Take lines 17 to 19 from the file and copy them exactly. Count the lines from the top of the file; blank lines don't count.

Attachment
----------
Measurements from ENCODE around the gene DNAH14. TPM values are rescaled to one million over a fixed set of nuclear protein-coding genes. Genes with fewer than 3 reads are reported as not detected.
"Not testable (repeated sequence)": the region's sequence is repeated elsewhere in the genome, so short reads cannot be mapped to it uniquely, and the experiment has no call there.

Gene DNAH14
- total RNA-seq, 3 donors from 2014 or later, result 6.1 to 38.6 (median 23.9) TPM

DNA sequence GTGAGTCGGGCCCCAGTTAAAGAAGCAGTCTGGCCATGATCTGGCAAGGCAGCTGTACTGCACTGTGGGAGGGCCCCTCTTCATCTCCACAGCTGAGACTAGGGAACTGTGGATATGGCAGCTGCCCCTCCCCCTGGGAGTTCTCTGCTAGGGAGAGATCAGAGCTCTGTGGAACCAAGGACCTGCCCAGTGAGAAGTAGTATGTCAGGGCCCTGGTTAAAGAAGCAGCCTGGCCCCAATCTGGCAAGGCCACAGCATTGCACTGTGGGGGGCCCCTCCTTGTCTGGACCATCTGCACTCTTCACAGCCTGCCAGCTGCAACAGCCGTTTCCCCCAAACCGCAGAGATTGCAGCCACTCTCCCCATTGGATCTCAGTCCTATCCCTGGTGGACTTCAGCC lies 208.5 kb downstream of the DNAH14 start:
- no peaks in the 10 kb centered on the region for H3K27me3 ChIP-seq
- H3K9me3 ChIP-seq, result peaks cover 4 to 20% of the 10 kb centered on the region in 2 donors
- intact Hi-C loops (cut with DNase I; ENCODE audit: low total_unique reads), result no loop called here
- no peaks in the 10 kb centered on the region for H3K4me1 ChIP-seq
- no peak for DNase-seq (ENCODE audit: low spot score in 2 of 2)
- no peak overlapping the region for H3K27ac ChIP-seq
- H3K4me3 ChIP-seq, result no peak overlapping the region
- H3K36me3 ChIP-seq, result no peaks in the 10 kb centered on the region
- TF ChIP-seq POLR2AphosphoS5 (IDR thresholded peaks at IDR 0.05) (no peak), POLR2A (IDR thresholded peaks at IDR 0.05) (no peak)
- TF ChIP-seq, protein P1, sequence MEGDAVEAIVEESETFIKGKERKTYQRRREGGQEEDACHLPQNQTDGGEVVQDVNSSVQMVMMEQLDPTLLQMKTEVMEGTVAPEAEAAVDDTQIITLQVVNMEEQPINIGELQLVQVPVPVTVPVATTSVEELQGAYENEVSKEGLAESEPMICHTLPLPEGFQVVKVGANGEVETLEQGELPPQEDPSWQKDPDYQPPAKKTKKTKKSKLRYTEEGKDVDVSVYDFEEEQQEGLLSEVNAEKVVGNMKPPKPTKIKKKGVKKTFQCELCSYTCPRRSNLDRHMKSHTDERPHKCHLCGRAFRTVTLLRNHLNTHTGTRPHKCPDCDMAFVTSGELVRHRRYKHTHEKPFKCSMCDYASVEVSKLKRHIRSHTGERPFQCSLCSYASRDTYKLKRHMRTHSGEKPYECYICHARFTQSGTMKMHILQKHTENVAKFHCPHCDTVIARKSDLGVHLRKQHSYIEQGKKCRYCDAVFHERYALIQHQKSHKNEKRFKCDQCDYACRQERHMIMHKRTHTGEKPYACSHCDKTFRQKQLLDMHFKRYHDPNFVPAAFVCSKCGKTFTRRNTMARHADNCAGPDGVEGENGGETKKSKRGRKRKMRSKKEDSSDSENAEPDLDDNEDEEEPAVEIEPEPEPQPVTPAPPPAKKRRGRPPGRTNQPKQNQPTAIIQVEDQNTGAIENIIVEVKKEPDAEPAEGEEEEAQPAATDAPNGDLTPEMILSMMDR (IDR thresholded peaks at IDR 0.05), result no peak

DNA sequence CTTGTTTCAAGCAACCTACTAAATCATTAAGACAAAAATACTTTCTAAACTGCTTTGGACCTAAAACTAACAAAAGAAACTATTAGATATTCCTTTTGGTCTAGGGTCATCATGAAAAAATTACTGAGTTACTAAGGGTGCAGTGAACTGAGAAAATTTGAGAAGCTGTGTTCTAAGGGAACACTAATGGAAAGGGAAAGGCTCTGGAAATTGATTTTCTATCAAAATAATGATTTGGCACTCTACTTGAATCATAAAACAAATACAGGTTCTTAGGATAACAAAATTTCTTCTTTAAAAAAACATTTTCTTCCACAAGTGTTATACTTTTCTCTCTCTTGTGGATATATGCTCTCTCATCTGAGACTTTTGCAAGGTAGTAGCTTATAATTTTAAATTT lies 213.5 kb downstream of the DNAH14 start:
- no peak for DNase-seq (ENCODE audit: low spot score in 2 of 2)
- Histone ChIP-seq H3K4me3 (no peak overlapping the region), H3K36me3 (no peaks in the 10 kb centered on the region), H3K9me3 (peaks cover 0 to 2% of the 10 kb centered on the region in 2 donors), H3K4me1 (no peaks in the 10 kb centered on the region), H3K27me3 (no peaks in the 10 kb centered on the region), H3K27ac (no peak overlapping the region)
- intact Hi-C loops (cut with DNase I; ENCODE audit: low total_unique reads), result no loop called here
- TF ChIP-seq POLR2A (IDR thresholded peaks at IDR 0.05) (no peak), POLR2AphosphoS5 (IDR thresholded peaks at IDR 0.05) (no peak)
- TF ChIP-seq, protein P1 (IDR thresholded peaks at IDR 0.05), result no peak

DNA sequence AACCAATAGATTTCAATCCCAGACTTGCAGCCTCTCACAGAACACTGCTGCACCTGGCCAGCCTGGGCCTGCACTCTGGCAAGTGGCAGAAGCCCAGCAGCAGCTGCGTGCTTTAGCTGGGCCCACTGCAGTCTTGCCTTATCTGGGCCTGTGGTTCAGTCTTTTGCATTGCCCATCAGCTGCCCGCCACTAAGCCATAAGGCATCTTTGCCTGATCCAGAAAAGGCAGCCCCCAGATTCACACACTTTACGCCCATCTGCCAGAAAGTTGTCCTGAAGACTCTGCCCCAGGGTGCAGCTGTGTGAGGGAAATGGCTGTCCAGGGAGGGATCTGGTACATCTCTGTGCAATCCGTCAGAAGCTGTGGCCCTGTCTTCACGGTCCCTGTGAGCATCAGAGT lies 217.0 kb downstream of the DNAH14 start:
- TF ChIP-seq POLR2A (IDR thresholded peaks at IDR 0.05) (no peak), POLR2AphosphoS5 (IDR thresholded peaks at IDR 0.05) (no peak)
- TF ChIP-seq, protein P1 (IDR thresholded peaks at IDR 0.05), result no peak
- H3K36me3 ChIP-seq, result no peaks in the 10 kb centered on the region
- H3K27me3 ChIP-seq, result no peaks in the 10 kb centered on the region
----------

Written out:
- no peak for DNase-seq (ENCODE audit: low spot score in 2 of 2)
- Histone ChIP-seq H3K4me3 (no peak overlapping the region), H3K36me3 (no peaks in the 10 kb centered on the region), H3K9me3 (peaks cover 0 to 2% of the 10 kb centered on the region in 2 donors), H3K4me1 (no peaks in the 10 kb centered on the region), H3K27me3 (no peaks in the 10 kb centered on the region), H3K27ac (no peak overlapping the region)
- intact Hi-C loops (cut with DNase I; ENCODE audit: low total_unique reads), result no loop called here